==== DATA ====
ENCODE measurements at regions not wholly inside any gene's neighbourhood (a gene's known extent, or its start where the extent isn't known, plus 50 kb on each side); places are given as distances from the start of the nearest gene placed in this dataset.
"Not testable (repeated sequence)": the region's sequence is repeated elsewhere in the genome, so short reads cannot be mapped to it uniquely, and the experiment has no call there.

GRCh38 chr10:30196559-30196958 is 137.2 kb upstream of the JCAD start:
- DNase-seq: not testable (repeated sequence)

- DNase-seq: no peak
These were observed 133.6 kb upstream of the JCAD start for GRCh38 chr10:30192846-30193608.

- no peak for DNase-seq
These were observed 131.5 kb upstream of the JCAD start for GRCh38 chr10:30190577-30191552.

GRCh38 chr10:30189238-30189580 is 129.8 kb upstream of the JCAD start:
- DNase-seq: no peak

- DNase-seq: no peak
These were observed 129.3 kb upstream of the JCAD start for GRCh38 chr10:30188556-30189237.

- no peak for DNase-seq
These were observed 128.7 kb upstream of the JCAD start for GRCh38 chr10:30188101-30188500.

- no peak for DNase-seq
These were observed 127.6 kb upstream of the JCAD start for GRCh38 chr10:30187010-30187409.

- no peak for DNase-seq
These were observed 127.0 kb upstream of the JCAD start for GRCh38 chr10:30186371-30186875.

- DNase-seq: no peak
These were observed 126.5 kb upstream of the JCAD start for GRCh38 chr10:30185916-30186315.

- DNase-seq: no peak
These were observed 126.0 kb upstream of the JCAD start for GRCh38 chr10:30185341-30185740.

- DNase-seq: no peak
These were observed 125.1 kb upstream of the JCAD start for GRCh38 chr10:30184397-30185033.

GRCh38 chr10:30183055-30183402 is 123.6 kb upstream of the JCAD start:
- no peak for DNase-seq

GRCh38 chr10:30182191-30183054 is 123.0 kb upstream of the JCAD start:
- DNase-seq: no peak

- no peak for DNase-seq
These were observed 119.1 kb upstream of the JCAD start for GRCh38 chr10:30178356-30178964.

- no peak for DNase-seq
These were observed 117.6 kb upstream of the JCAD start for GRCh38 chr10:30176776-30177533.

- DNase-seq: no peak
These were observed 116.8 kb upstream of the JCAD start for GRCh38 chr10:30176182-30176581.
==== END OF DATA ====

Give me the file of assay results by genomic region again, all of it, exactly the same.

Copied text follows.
ENCODE measurements at regions not wholly inside any gene's neighbourhood (a gene's known extent, or its start where the extent isn't known, plus 50 kb on each side); places are given as distances from the start of the nearest gene placed in this dataset.
"Not testable (repeated sequence)": the region's sequence is repeated elsewhere in the genome, so short reads cannot be mapped to it uniquely, and the experiment has no call there.

GRCh38 chr10:30196559-30196958 is 137.2 kb upstream of the JCAD start:
- DNase-seq: not testable (repeated sequence)

- DNase-seq: no peak
These were observed 133.6 kb upstream of the JCAD start for GRCh38 chr10:30192846-30193608.

- no peak for DNase-seq
These were observed 131.5 kb upstream of the JCAD start for GRCh38 chr10:30190577-30191552.

GRCh38 chr10:30189238-30189580 is 129.8 kb upstream of the JCAD start:
- DNase-seq: no peak

- DNase-seq: no peak
These were observed 129.3 kb upstream of the JCAD start for GRCh38 chr10:30188556-30189237.

- no peak for DNase-seq
These were observed 128.7 kb upstream of the JCAD start for GRCh38 chr10:30188101-30188500.

- no peak for DNase-seq
These were observed 127.6 kb upstream of the JCAD start for GRCh38 chr10:30187010-30187409.

- no peak for DNase-seq
These were observed 127.0 kb upstream of the JCAD start for GRCh38 chr10:30186371-30186875.

- DNase-seq: no peak
These were observed 126.5 kb upstream of the JCAD start for GRCh38 chr10:30185916-30186315.

- DNase-seq: no peak
These were observed 126.0 kb upstream of the JCAD start for GRCh38 chr10:30185341-30185740.

- DNase-seq: no peak
These were observed 125.1 kb upstream of the JCAD start for GRCh38 chr10:30184397-30185033.

GRCh38 chr10:30183055-30183402 is 123.6 kb upstream of the JCAD start:
- no peak for DNase-seq

GRCh38 chr10:30182191-30183054 is 123.0 kb upstream of the JCAD start:
- DNase-seq: no peak

- no peak for DNase-seq
These were observed 119.1 kb upstream of the JCAD start for GRCh38 chr10:30178356-30178964.

- no peak for DNase-seq
These were observed 117.6 kb upstream of the JCAD start for GRCh38 chr10:30176776-30177533.

- DNase-seq: no peak
These were observed 116.8 kb upstream of the JCAD start for GRCh38 chr10:30176182-30176581.